|Publication number||US5435685 A|
|Application number||US 08/231,639|
|Publication date||Jul 25, 1995|
|Filing date||Apr 22, 1994|
|Priority date||Apr 26, 1993|
|Publication number||08231639, 231639, US 5435685 A, US 5435685A, US-A-5435685, US5435685 A, US5435685A|
|Inventors||Kiichiro Tsuda, Seiitsu Kin, Toru Kajimura|
|Original Assignee||Fuji Electric Co., Ltd.|
|Export Citation||BiBTeX, EndNote, RefMan|
|Patent Citations (13), Referenced by (10), Classifications (14), Legal Events (5)|
|External Links: USPTO, USPTO Assignment, Espacenet|
The present invention relates to a storage and delivery device for packed foods retained in containers with predetermined shapes so that a robot can easily handle the packed foods. The packed foods in the containers are placed and housed in multiple shelves, and stored in a refrigerated condition, and upon request, the containers with the packed foods are taken out from the shelves by the robot and delivered therefrom after defrosting or boiling the containers.
In recent years, fast-food restaurants have stored packed foods in a refrigerated condition, and at a meal time, the packed food is taken out individually upon customer's order and is delivered after being defrosted or boiled. The delivery of the foods was made manually.
Conventional methods for delivering the packed foods cause various problems:
(1) Basically, it is preferable to automatically deliver the stored foods. However, it is technically very difficult to automatically handle the packed foods because the forms or shapes of the packed foods are not constant and change easily.
(2) Since the customer may often wait for a long time, the time required to deliver the packed foods should be reduced.
(3) The packed foods are not stored efficiently, and it is difficult to apply the principle of using the foods in the stored order.
It is the object of the invention to provide a storage and delivery device for packed foods, wherein the packed foods are stored, automatically taken out based on the order, and are delivered after necessary processing. Especially, in the device, the packed foods are stored efficiently, and are delivered smoothly from shelves according to the principle of using the foods in the stored order to thereby reduce time required to deliver the packed foods.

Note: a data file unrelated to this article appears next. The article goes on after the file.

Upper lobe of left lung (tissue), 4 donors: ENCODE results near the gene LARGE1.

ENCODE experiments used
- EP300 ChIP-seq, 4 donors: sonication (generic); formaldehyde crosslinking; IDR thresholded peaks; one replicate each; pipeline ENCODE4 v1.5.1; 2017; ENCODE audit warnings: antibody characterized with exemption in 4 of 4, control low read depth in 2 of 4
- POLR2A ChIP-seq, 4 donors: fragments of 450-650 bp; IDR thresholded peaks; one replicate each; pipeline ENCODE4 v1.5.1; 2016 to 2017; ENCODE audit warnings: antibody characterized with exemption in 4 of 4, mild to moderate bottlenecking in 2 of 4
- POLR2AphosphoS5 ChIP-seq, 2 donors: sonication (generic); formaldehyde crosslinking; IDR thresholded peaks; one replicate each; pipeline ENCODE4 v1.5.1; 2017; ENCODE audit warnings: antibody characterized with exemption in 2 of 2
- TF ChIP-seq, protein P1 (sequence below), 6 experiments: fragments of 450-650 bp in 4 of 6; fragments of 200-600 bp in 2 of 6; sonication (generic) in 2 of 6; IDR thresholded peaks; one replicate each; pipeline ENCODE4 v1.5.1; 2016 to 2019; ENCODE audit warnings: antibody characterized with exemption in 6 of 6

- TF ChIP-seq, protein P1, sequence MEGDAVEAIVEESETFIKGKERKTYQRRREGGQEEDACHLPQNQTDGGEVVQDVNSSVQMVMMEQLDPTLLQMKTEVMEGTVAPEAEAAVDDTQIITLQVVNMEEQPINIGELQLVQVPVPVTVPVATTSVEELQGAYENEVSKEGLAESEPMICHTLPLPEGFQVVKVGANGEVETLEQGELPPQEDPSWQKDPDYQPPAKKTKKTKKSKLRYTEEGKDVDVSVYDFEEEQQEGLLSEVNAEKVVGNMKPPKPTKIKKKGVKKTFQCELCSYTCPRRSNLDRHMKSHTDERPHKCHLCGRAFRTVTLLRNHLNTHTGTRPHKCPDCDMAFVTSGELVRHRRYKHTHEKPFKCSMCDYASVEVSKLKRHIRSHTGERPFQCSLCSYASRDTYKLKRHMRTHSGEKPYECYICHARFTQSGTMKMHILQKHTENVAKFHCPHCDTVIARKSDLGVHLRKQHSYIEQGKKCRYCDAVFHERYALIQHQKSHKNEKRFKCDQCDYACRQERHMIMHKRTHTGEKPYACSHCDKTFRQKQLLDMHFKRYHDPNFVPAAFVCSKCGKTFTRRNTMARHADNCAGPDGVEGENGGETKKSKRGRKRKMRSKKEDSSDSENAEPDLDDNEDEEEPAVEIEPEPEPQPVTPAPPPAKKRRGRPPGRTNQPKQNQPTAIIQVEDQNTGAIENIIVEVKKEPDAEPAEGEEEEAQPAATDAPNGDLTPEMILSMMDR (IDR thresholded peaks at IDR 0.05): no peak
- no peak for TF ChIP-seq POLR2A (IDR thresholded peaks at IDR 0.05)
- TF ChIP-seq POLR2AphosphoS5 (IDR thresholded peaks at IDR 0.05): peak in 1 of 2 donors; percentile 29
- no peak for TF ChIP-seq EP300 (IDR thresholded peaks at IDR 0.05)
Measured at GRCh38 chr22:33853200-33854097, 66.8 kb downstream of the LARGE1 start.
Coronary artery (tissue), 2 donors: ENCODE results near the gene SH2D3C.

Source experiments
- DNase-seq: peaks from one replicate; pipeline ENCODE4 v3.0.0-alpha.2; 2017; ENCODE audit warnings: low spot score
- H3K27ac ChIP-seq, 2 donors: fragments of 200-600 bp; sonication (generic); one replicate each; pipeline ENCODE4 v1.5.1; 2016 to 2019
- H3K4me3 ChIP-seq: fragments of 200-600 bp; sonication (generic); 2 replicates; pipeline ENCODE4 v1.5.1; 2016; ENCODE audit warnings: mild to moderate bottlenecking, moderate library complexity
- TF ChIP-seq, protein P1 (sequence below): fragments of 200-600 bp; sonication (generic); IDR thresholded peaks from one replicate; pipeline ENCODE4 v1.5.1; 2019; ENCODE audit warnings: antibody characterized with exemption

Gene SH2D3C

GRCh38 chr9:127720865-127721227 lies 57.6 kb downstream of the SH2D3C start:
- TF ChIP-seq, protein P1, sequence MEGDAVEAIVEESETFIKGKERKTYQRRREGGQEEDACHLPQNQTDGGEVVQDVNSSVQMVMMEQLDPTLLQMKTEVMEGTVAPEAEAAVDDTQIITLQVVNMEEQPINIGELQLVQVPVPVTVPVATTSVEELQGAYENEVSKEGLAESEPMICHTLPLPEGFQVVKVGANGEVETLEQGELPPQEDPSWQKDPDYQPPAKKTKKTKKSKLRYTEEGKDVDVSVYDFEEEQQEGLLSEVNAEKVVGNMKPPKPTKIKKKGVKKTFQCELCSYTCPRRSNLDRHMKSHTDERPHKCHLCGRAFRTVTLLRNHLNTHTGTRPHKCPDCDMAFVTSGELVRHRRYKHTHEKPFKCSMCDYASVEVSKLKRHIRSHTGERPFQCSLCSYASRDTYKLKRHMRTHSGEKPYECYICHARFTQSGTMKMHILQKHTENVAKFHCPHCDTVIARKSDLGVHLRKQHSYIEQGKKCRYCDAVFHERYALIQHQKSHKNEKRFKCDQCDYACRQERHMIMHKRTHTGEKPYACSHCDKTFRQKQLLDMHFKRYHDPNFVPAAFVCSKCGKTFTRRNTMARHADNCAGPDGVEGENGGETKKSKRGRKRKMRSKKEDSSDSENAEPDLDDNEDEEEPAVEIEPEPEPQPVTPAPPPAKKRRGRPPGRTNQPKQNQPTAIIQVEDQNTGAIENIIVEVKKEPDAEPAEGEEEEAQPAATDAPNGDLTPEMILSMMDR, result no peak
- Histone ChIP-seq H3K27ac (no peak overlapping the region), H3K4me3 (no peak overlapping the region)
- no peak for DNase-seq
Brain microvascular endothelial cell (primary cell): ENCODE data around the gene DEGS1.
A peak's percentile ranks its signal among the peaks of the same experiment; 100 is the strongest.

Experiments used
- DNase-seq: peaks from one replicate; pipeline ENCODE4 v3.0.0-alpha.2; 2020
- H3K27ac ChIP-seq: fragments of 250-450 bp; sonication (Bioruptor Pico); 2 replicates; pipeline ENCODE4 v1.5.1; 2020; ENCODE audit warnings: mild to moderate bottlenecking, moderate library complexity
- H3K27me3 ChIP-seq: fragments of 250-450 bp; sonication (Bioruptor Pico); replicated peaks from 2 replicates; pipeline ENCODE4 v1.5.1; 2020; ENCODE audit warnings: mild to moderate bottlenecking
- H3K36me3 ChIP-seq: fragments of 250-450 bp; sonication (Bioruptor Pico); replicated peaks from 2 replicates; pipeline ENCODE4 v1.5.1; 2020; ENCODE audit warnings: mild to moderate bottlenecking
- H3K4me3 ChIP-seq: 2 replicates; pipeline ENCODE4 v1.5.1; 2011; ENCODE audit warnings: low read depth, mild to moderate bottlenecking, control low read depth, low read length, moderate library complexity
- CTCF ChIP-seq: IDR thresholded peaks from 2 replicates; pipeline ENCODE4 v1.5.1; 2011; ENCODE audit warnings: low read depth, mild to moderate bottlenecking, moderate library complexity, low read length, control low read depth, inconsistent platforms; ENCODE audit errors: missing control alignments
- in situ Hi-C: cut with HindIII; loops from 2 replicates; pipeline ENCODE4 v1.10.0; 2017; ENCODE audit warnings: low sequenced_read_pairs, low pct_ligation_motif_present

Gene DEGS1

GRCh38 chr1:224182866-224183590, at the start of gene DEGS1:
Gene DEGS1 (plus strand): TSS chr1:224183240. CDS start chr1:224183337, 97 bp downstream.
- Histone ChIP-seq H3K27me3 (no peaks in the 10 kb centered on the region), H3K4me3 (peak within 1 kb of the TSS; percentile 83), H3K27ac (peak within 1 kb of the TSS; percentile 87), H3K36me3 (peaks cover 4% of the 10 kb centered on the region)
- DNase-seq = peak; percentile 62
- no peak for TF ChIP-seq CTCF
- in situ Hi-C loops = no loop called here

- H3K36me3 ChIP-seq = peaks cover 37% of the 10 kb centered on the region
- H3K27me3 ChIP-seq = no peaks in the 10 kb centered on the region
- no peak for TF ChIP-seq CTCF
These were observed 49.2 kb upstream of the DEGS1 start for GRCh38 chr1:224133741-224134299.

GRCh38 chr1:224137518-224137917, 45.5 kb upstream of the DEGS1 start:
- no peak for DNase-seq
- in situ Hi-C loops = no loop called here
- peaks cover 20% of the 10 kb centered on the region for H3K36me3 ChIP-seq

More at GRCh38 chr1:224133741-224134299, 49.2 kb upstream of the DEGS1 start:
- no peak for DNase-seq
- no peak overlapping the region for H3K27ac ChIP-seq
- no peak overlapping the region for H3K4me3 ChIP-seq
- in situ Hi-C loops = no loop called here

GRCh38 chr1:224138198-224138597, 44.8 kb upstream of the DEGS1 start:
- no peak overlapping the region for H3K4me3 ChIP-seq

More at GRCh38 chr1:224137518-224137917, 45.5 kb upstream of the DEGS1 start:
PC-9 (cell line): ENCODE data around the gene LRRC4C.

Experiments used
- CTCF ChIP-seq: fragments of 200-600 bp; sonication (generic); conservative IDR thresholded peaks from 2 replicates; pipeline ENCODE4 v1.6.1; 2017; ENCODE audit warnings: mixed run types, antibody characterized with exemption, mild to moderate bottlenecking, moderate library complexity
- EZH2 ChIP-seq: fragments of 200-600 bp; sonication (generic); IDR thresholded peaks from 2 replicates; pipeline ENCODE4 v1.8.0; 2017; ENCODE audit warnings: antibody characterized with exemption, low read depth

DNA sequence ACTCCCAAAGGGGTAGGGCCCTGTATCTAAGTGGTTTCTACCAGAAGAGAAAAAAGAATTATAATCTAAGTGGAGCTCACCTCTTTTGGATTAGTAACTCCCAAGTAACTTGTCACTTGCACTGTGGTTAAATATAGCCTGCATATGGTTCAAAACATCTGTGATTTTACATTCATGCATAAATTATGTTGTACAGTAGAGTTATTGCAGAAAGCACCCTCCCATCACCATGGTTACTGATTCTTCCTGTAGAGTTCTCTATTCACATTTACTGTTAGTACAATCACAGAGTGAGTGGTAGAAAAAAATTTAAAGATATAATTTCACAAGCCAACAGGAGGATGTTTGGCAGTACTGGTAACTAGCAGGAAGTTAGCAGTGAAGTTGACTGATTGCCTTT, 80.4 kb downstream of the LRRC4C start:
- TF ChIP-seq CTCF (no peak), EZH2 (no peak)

In a first aspect of the invention, the storage and delivery device for packed foods is formed of a plurality of shelf cases for housing containers for packed foods, the containers being vertically piled in the respective shelf cases; a storage shed for retaining the shelf cases and having cyclic-moving means to cyclically move the shelf cases along a horizontal closed loop; a processing device for processing the packed foods stored in the containers; a robot which, based on the instructions, opens a door of the storage shed, takes out the container with the packed food from the shelf case to transfer to the processing device, and transfers the container after the packed food is processed at the processing device to a delivery port; and a storage room for storing the storage shed, the processing device and the robot. The storage room includes an insertion port for new containers with new or non-processed packed foods.
In a second aspect of the invention, the cyclic-moving means of the storage and delivery device comprises a guided passage and driving rollers. In the guided passage, a plurality of the shelf cases with square cross section is oriented in the same directions and is arranged in such a way that their sides are contiguously situated adjacent to each other to thereby form a square loop, from which one of the shelf cases is removed. The shelf cases are cyclically and movably guided. The driving rollers are arranged along the respective sides of the square loop to contact and press the outer surfaces of the shelf cases, and are rotated sequentially in a time-sequential manner, thereby moving the shelf cases cyclically.
In a third aspect of the invention, the square loop formed by the shelf cases includes two shelf cases on one side.
In a fourth aspect, the guided passage has a square loop-like guided channel as a guide, into which a pin provided at the center of the upper surface of the shelf case is inserted and along which the case is guided. The guided passage supports the shelf cases so that the shelf cases hang from the guided passage.
In a fifth aspect, the guided passage has a square loop-like guided channel as a guide, in which a pin provided at the center of the bottom plane of the shelf case is disposed and along which the case is guided. The guided passage supports the shelf cases with the containers.
In a sixth aspect, the guided passage may include a mechanism to prevent a reverse movement, thereby ensuring that the cyclic movement is in the right direction.
In a seventh aspect, the robot includes an arm; a pair of hand main bodies provided at the tip of the arm and arranged to linearly open and close; fingers coupled to the respective hand main bodies so that the fingers can turn around horizontal shafts common to the hand main bodies within the range between a horizontal position and a downward position; and position-maintaining means to maintain or cancel the horizontal position.
In an eighth aspect, the robot in the seventh aspect may include force-applying means to place the fingers in the horizontal position when the fingers do not grip the container with the packed food.